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After the Tata Group boardroom battle, another such skirmish seems to be brewing among the IT titans. The latest spat is between Infosys founder NR Narayana Murthy and the board of the company over how executives are paid.
Barely two months after a face-off between founders and management on issues such as CEO salary hike and severance package to former employees, a fresh row has erupted between the two sides, this time over the Chief Operating Officer (COO) Pravin Rao's compensation.
The altercation came to the fore after co-founder and former chairman N R Narayana Murthy, in a letter addressed to journalists, expressed his disagreement with the board's decision to hike the COO's salary and.
In October, Infosys said it was raising Rao's salary to include a fixed compensation of Rs 46.2 million and a variable compensation of Rs 38.8 million per annum.
Mr Murthy criticised the 35% hike in COO compensation calling it 'grossly unfair' to the majority of Infosys employees who get annual hikes of 6-8%.
When this was put to a vote 67% of the shareholders approved the raise, while only 24% of the promoter votes were cast in favour of the resolution.
Simmering discontent between the founders and the current board is adding fire to the speculation that the IT giant may be following in the footsteps of the Tata Group fiasco.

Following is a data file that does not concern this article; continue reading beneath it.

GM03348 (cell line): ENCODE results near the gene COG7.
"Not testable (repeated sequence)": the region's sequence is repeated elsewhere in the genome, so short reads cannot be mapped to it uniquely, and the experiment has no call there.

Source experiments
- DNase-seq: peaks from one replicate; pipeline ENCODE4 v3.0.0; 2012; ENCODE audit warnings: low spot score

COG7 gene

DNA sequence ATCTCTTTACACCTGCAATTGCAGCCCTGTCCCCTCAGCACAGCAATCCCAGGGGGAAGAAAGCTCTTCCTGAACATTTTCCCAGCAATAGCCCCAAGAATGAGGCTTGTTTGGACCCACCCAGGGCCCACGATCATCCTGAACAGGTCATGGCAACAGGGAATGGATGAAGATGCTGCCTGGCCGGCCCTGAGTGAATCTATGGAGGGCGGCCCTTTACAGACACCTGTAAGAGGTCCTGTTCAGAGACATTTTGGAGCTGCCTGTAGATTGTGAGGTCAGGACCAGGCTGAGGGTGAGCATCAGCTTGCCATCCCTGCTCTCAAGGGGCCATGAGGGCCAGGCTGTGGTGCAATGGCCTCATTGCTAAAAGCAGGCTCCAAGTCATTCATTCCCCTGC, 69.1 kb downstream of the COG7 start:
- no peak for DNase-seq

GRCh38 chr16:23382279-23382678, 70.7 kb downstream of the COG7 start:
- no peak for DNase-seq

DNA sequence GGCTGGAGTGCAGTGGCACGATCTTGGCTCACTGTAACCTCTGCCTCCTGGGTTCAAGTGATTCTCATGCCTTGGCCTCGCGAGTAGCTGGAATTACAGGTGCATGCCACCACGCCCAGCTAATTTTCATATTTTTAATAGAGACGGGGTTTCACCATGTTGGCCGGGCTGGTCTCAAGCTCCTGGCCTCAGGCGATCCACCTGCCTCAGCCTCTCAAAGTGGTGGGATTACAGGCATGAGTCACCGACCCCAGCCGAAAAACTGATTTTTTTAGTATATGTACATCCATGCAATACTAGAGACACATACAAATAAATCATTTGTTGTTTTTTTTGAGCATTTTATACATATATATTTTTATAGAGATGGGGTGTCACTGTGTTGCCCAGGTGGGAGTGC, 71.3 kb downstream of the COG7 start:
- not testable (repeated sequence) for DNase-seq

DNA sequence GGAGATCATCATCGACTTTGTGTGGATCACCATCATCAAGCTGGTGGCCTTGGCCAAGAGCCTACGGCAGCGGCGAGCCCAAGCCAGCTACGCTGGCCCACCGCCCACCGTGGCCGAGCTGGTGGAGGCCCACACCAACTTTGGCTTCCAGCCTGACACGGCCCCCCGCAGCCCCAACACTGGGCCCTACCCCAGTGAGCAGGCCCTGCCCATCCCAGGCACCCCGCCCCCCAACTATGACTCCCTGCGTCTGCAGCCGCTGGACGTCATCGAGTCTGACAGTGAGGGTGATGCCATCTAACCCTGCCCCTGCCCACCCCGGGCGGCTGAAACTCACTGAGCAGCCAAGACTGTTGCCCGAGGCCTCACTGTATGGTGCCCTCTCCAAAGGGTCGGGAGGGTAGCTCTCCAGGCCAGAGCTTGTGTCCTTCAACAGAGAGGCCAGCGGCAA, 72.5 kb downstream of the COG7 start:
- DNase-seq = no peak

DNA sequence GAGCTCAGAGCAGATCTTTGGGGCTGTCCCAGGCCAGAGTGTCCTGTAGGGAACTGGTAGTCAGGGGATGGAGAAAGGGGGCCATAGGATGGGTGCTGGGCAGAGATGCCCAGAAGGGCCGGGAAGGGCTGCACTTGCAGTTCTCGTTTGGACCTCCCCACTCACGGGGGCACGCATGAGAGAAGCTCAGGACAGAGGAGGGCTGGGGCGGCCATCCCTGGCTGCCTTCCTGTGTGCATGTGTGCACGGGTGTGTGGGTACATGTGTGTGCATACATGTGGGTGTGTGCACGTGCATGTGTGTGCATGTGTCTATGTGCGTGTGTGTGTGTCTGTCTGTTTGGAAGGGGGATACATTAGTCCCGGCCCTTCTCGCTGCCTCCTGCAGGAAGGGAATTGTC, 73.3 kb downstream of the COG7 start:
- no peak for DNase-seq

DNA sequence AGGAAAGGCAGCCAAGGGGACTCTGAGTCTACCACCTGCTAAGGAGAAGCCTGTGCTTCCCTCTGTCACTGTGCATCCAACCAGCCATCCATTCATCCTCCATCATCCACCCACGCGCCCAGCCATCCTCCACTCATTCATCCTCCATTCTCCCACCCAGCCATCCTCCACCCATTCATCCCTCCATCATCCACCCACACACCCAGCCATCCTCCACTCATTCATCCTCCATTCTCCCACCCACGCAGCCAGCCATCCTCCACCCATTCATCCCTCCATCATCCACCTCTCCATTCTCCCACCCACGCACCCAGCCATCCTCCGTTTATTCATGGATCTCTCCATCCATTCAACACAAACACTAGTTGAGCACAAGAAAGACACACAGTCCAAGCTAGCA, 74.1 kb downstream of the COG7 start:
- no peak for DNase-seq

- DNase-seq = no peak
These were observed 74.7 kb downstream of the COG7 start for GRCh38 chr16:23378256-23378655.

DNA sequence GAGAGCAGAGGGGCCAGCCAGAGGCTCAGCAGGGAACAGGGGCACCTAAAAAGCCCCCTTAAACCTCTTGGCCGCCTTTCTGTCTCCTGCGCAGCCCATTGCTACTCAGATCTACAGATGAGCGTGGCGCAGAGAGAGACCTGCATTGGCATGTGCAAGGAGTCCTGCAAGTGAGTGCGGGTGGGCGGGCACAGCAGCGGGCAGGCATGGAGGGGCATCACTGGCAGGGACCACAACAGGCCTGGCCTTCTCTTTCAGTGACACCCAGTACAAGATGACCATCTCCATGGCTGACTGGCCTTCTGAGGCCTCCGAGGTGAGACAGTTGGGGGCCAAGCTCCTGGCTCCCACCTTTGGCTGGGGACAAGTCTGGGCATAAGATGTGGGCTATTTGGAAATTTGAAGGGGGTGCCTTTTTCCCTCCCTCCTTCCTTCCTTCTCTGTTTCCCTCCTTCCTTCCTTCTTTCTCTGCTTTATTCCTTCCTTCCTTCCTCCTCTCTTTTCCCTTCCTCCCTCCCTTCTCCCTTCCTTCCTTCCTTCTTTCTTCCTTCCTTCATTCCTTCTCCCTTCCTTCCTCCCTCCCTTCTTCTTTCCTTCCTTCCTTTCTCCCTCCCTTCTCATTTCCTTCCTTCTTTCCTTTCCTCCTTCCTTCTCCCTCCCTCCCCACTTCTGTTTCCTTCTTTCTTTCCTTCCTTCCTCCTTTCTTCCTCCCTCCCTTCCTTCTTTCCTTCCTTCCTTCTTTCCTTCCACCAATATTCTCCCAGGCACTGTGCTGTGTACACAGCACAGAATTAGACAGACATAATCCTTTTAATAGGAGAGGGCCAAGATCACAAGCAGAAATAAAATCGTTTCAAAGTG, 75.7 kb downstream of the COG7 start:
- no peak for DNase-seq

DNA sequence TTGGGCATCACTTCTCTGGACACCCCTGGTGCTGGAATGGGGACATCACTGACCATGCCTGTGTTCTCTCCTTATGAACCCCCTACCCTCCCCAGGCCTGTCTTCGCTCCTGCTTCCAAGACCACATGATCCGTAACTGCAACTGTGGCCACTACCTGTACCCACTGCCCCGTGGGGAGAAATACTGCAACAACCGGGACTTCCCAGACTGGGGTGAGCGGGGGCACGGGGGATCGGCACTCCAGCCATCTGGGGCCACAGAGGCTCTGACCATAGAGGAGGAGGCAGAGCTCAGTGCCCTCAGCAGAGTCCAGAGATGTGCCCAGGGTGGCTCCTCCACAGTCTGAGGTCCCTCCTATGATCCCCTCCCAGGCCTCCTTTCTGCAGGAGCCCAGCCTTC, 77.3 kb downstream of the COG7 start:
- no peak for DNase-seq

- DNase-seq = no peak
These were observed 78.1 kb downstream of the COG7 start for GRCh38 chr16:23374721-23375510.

Infosys founders had also previously questioned the salary being paid to Infosys' chief executive officer (CEO), Vishal Sikka.
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Sikka, appointed in August 2014, has seen a 11-fold jump in his take-home salary (including bonus and incentives) to Rs 487.3 million in FY16. In fact, Sikka draws the highest salary amongst the current lot of CEOs of large and mid-sized IT companies.
In a detailed rebuttal, the Infosys board defended its decision saying that it has reduced the COO's fixed pay while allowing an increase in variable pay based on performance.
The company said the cash component of Rao's salary, including annual cash bonus, has fallen 10.6% to Rs 46 million, from the previous Rs 52 million, while the performance-based component, directly linked to company and individual performance, has been increased to 63% from 45% of total compensation.
The latest salvo by Murthy comes at a time when the company has appointed Cyril Amarchand Mangaldas as a mediator to finalise a corporate governance framework to take inputs of founders and other stakeholders.
In February, Murthy had slammed the governance at Infosys, saying it was flawed and that the chairman of the board and remuneration committee needed to take responsibility for the falling standards.
Former Infosys executive V Balakrishnan said pay hikes should be linked to improvement in shareholder returns.
Corporate governance is very important when it comes to investing. While maintaining transparency, and having effective policies in place, are some of the ways to gauge the same, investors would do well to keep away from companies whose executives continue rewarding themselves irrespective of how the business is performing.
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